This scholar suggested that it is in keeping with religious practices through many generations that holy men (and women) wear masks as part of religious ritual. This story is a little peculiar. Given what is said elsewhere in the Bible about the dangers of encountering the divine glory of God, you would think he would wear it while he was on the mountain and then speaking to the people on God’s behalf. But he doesn’t. He would speak to God, and then the people, face-to-face, not hiding the shining. Only after he was done speaking would he don his veil or his mask or whatever it was that he used to hide the shining of his face that was just too much for them. He would wear the mask until the next time he went to speak with God—and then he would take it off again. It’s weird, not what we expect. When he approached God, he set aside all his defenses, all his protections. He didn’t need them then. He needed them when dealing with other people.
So this is what Paul is referring to in that reading from 2nd Corinthians we heard today. It is here that I have to circle back around and say that as Christians we have to be very, very careful about how we engage these texts, because they have been used to support anti-Semitism through the centuries. There are reasons Paul and the Christians of the first century were at odds with the Jewish community, but they are not justification for the mistreatment that occurred in the centuries that followed. I do not accept any use of Scripture that justifies treating a particular group of people as less worthy of the love of God than another. If anything, that is what Paul is challenging here: using words intended to help us become a stronger, more loving, more just community in ways that divide the community, diminishing, demeaning and excluding some. He is condemning the attempts to hide the glory of God beneath a mountain of words and rules. The glory of God cannot be contained, and it appears in all kinds of unusual and unexpected ways.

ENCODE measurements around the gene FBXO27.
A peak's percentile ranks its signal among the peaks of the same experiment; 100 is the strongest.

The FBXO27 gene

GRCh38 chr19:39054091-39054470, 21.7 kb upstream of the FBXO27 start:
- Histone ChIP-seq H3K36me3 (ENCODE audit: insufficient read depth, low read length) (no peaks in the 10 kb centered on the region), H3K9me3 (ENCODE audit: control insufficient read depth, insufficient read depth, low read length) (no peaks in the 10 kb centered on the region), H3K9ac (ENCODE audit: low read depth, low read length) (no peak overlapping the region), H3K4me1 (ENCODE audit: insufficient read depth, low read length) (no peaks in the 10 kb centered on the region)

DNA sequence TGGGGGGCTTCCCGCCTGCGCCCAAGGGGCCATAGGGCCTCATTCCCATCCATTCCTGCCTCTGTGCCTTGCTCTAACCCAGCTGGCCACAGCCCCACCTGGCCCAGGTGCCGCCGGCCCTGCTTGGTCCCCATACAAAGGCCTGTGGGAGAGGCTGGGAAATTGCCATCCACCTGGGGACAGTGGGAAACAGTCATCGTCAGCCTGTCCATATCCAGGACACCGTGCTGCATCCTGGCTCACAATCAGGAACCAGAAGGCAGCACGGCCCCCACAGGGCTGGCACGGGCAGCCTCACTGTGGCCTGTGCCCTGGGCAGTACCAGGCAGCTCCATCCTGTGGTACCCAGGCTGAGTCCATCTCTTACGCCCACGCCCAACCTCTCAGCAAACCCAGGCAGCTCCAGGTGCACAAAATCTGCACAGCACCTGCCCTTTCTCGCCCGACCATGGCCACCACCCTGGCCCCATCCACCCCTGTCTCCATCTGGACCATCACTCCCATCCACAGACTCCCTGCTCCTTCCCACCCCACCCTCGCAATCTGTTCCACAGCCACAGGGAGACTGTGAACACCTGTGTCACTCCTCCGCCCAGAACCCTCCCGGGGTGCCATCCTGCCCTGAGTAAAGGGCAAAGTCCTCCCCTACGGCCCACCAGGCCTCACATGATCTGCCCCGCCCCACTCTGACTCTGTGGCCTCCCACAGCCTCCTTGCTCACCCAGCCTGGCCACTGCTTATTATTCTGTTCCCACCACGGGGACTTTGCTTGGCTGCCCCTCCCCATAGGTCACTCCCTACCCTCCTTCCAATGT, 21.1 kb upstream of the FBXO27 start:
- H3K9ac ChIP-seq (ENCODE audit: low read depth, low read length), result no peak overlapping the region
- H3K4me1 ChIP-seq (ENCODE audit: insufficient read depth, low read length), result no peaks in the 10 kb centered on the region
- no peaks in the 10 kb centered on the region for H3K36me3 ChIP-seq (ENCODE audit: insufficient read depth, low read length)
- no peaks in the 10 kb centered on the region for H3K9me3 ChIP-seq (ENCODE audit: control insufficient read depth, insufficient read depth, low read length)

That finally brings me back around to the Gospel account of the Transfiguration which we heard today—that moment when Peter is so overwhelmed and frightened by the naked, glowing glory of God radiating out of Jesus that he tries to contain it. His suggestion that they build a ‘dwelling’ is a reference to a particular religious celebration, but it’s also a way of saying, “Let’s just keep this right here, where we can keep an eye on it and not let it get out of hand.” He doesn’t want to let the glory loose on the world. He may have declared Jesus as Messiah the week before, but he’s still clueless as to what that really means. He wants a manageable Messiah. One he can keep in a box, or separated by a veil, or behind a mask. One glimpse of the full truth of Jesus scares him half to death.
And maybe it should. To see the full truth of Jesus, to take in so much of the glory that it begins to shine out of your own skin, is to allow yourself to be changed, challenged, called out of yourself and into the world. The lectionary allows for the next scene to be included in today’s reading. A story of Jesus healing a child that the disciples had given up on, and Jesus getting a little annoyed at the disciples’ lack of faith. Jesus believed in them more than they believed in themselves. Jesus was frustrated that rather than let the glory of God shine through them, they all scrambled to put their masks back on. Two thousand years later, it seems we still haven’t learned to let the glory shine. We still keep trying to protect ourselves, no matter the cost. No matter who gets lost as a result.
Lent begins on Wednesday. Lent is a time for self-examination and repentance, discipline through prayer, fasting and good works, a time for studying Scripture to see if God is opening up some new understanding. I urge you to spend some time this week asking yourself the hard question: What masks do you wear that keep the glory of God hidden? What are the ways you try to keep Jesus in box? And are you willing to remove the things that divide you from others, keep you from shining with the light of God, declaring the redeeming, transforming love of God to a world that too often prefers to stay in the dark?